By Sean Newman, Security Evangelist For Sourcefire, Now Part Of Cisco
As business environments change, security infrastructure must change to enable business success. Whether you’re operating under increased risk from advanced targeted attacks, or transitioning to the cloud or mobile devices for the productivity, agility and efficiency these technologies provide, the end result is the same: You need to adapt your security infrastructure in lock-step. You can’t afford to leave gaps in protection for today’s sophisticated attackers exploit.
However, finding the resources to address the evolving cyber security landscape effectively can be challenging. Today’s attacks are stealthier than ever. To understand and protect against them, organisations need to mobilise all aspects of their defenses to focus on the threat, including services. It’s about gaining visibility and control across the extended network and the full attack continuum – before an attack happens, during the time it is in progress, and even after an attack may have been successful, with information stolen or systems damaged. This new threat-centric model is driving changes in cyber security technologies, products and services alike.
The first wave of managed security service providers (MSSPs) focused on getting products and tools up and running, maintenance, upgrades, and training. But today, effective cyber security services need to be based on an in-depth and continuously evolving knowledge of the threats themselves, not just the operations of the technology. Reflective of a new era in how we must address cyber security, some industry analysts are starting to call this next wave of security services MSSP 2.0.
Based on in-house security skills, budget, and competing business priorities you may choose to outsource more or less of your cyber security needs. Wherever you fall on the outsourcing spectrum, when evaluating managed security services, the following five questions can help ensure you get the support you need to stay focused on the threat:
1. What types of telemetry form the basis for your visibility and detection capabilities?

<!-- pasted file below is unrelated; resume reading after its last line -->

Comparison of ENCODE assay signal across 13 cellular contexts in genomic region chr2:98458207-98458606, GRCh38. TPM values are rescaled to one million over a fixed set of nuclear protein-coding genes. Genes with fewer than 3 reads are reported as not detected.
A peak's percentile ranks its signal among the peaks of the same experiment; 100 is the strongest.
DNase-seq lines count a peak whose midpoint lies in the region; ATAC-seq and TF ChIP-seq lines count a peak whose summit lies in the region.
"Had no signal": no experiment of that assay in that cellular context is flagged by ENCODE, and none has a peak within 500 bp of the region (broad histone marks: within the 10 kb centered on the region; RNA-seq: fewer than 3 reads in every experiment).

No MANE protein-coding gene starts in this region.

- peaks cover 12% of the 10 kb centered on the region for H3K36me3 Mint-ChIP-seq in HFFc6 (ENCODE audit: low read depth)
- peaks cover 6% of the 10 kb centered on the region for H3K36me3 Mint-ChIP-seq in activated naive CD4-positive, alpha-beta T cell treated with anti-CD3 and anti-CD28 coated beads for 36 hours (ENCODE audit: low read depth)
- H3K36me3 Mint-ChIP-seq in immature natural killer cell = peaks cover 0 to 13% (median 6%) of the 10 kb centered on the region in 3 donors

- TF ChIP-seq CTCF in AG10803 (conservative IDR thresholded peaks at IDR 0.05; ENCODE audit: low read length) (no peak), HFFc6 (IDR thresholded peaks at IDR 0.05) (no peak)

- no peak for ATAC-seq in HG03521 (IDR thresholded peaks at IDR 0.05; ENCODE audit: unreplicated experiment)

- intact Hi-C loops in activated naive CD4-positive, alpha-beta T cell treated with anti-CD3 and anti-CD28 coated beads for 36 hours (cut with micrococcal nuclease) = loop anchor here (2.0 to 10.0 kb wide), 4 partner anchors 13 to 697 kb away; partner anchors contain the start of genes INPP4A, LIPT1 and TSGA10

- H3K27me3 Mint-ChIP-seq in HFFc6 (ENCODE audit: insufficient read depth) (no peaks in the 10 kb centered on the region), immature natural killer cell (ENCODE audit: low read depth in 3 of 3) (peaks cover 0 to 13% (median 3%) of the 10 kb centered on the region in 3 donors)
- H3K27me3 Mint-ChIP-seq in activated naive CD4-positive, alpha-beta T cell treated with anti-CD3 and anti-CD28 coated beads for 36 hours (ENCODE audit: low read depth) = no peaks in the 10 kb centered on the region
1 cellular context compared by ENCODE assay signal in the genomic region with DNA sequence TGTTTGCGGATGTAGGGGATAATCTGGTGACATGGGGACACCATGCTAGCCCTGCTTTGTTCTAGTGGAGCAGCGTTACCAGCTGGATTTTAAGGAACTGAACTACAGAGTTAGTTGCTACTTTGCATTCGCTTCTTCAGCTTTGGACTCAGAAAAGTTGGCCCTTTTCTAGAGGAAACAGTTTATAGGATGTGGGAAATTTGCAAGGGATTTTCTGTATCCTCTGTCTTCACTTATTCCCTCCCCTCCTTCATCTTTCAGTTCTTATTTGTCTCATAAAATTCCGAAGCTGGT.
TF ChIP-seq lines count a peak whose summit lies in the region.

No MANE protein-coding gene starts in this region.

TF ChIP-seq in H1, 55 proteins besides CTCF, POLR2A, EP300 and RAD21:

If the answer is simply flow or log data, that isn’t enough. Other data, such as protocol metadata (i.e., data extracted directly from packets traversing the network) is a rich source of insights into today’s more popular attack methods like ‘watering hole’ attacks and phishing campaigns that contain links to malicious sites. In these cases, the ability to incorporate HTTP metadata in a telemetry model provides the depth of information needed to help detect web-based threats. With more data, the more effective the MSSP will be in zeroing-in on anomalies and that’s a key capability to finding the needle in the haystack.
2. How are you performing analytics on that data?
With the inspection of more data, simple analytics models such as correlating logs against common rule-sets fall short, particularly if they do not function in real-time. Advanced, real-time, big data analytics techniques are essential to scrutinise the large amounts of data gathered, not just locally across the enterprise, but globally through community-based threat intelligence. This level of analysis isn’t based on rules that attackers can understand and hence evade, but is predictive and uses dynamic statistical modelling to identify anomalous behaviours from granular, customer network baselines and other indications of compromise (IoCs) to pinpoint likely malicious activities. Regardless of the number of telemetry sources used, applying robust analytics to data, rather than simple correlation, will result in high-fidelity detections.
3. Where do you keep that data and how do you protect it?
You’ll need to understand if the data is held onsite, at the MSSP’s data centre, or in the cloud. Depending on the type of data your organisation has, the compliance requirements you face, and the guarantees the MSSP provides, you’ll need to decide if the answer is adequate and, if not, can they offer an alternative approach. This is an individual choice, for each organisation, and must be based on the comfort level of all parties affected from the technical, legal, and business sides of the organisation.
4. What do you report on?
Data is great, but you must be able to understand and act on it. You need a level of assurance that the data is correlated to provide context, so that the information you’re getting is relevant to your environment and has been prioritised. In this way you can focus on the threats that matter most. Time is of the essence when dealing with advanced targeted attacks that have a specific mission. Understand if the MSSP is able to present you with only vetted, high-fidelity, information, versus an endless list of events that require further analysis and investigation to determine whether they are true or false alerts.
5. How can you help protect my organisation against unknown, zero-day attacks?
To detect and protect against zero-day threats you need to be able to go beyond traditional point-in-time approaches with capabilities that let you monitor and analyse on an ongoing basis, across your extended network. That’s where the value of diverse telemetry, coupled with predictive analytics and statistical modelling, really becomes apparent. This moves beyond mere event correlation, that the MSSPs have offered for years. In combination, these capabilities can pinpoint nearly imperceptible IoCs and anomalies to help identify these particularly stealthy and damaging attacks.
Given today’s business, regulatory, and cyber security challenges more and more organisations are looking for outside expert help, to protect their environments from cyber attacks. By asking these key questions, you can help ensure you’re MSSP is staying focused on the threats themselves in order to deliver the protection you need.